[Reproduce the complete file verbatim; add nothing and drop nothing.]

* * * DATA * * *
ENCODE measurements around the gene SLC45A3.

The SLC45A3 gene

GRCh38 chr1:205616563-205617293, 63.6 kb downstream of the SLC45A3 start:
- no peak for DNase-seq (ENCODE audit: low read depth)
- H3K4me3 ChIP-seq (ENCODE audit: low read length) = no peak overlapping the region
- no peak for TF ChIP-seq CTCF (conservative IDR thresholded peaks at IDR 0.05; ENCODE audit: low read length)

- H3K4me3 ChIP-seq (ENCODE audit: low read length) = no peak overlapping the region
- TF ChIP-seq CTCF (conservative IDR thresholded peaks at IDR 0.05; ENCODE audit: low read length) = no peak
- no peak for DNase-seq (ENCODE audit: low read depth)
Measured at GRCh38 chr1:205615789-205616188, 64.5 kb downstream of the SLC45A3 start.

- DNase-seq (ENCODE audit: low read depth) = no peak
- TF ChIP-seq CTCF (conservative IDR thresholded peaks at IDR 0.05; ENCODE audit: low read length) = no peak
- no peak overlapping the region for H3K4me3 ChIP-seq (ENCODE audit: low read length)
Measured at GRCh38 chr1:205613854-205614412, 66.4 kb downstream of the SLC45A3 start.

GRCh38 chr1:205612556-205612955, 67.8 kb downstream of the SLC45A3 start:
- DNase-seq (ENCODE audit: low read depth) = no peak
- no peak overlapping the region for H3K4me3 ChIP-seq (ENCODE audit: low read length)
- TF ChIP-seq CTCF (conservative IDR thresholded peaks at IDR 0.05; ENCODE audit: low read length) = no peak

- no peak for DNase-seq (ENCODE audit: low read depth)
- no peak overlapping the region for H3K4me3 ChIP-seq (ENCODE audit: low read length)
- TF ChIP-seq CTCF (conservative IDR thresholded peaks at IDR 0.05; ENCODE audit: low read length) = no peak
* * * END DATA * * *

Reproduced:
ENCODE measurements around the gene SLC45A3.

The SLC45A3 gene

GRCh38 chr1:205616563-205617293, 63.6 kb downstream of the SLC45A3 start:
- no peak for DNase-seq (ENCODE audit: low read depth)
- H3K4me3 ChIP-seq (ENCODE audit: low read length) = no peak overlapping the region
- no peak for TF ChIP-seq CTCF (conservative IDR thresholded peaks at IDR 0.05; ENCODE audit: low read length)

- H3K4me3 ChIP-seq (ENCODE audit: low read length) = no peak overlapping the region
- TF ChIP-seq CTCF (conservative IDR thresholded peaks at IDR 0.05; ENCODE audit: low read length) = no peak
- no peak for DNase-seq (ENCODE audit: low read depth)
Measured at GRCh38 chr1:205615789-205616188, 64.5 kb downstream of the SLC45A3 start.

- DNase-seq (ENCODE audit: low read depth) = no peak
- TF ChIP-seq CTCF (conservative IDR thresholded peaks at IDR 0.05; ENCODE audit: low read length) = no peak
- no peak overlapping the region for H3K4me3 ChIP-seq (ENCODE audit: low read length)
Measured at GRCh38 chr1:205613854-205614412, 66.4 kb downstream of the SLC45A3 start.

GRCh38 chr1:205612556-205612955, 67.8 kb downstream of the SLC45A3 start:
- DNase-seq (ENCODE audit: low read depth) = no peak
- no peak overlapping the region for H3K4me3 ChIP-seq (ENCODE audit: low read length)
- TF ChIP-seq CTCF (conservative IDR thresholded peaks at IDR 0.05; ENCODE audit: low read length) = no peak

- no peak for DNase-seq (ENCODE audit: low read depth)
- no peak overlapping the region for H3K4me3 ChIP-seq (ENCODE audit: low read length)
- TF ChIP-seq CTCF (conservative IDR thresholded peaks at IDR 0.05; ENCODE audit: low read length) = no peak